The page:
Advances in Regulation and Industry Certification Are Driving Increases in Recycling and Reuse of Scrap Electronics
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Encouraging news about scrapped and discarded electronic equipment showing an increase in recycling comes from Pike Research. Read the organization’s report, “Electronics Recycling and E-Waste Issues.” Discarded electronic equipment that is not recycled, reused, or stored becomes e-waste and is buried, incinerated, or dumped, representing a significant environmental hazard. Today, most unwanted e-waste is still [...]
Encouraging news about scrapped and discarded electronic equipment showing an increase in recycling comes from Pike Research. Read the organization’s report, “Electronics Recycling and E-Waste Issues.”
Discarded electronic equipment that is not recycled, reused, or stored becomes e-waste and is buried, incinerated, or dumped, representing a significant environmental hazard. Today, most unwanted e-waste is still disposed of in landfills rather than being directed toward reuse or recycling, and the total volume of discarded electronics and e-waste in landfills will continue increasing over the next several years. New laws and regulations, along with advances in industry certification of processors of electronic scrap, however, will slow the dumping of e-waste in coming years. According to a recent report from Pike Research, these developments will combine to produce strong progress in the electronics recycling movement through 2025.
Between 2010 and 2025, the cleantech market intelligence firm forecasts, the percentage of total e-scrap that is recycled will grow from 18% in 2010 to 54% in 2025. Electronics recycling and reuse will rise from 122 million cubic feet (and 1.1 million tons) per year in 2010 to 789 million cubic feet (and 7.9 million tons) annually by 2025.
“The key players in the consumer electronics product sectors are all large multinational companies that have in one form or another adopted concepts of corporate social responsibility (CSR) and sustainability,” says vice president Bob Gohn. “Implementation and deployment vary from company to company, though, and some are more robust in their efforts than others. Progress on the regulatory and standards front will accelerate these efforts.”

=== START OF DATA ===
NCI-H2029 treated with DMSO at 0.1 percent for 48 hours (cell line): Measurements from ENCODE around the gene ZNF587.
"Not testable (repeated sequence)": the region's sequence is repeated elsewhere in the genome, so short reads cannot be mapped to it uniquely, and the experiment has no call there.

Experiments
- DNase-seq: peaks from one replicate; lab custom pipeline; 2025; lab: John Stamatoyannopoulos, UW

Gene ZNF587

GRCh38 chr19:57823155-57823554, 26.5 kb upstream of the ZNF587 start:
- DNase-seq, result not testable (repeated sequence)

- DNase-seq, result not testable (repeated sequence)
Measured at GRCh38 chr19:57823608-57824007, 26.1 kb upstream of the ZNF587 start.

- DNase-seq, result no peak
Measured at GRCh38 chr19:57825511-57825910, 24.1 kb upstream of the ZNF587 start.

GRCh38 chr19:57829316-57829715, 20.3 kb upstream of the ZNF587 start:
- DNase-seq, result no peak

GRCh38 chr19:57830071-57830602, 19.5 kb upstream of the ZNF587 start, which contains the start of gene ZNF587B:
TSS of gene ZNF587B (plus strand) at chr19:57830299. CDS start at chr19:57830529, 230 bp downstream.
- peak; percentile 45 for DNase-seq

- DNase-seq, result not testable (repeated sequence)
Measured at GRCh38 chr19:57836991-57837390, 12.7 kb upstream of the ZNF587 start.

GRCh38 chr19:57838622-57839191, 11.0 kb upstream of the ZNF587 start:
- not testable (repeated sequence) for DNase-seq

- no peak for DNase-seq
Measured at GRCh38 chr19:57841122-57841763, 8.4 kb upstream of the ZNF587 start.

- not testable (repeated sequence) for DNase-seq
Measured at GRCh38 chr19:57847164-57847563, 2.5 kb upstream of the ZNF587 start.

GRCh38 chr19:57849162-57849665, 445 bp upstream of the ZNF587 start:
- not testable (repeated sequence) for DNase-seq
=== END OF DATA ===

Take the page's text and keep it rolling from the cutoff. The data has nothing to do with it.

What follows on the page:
Two certification processes, e-Stewards and R2, are now available for processors of electronic scrap that establish sophisticated standards of performance for e-waste processors, and OEMs are beginning to require their contractors to be certified. Moreover, the U.S. Congress has pending legislation that, if passed, would provide support for the Basel Convention Treaty and its Ban Amendment. In addition, the European Union is considering modifications to their WEEE Directive that would close perceived loopholes and increase diversion rates.
Pike Research’s report, “Electronics Recycling and E-Waste Issues”, provides a detailed analysis of e-scrap issues facing the electronics industry over the coming years, including an assessment of market and economic factors, legislative issues, environmental concerns, and the strategies of key industry players. The study includes market forecasts through 2025 for unit sales of electronics by category, along with volume and weight of total e-scrap generated as well as the ultimate disposition through recycling, reuse, storage, and e-waste. Also included are detailed interview responses from state environmental management agencies, OEMs and service providers, and e-waste processing companies. An Executive Summary of the report is available for free download on the firm’s website.
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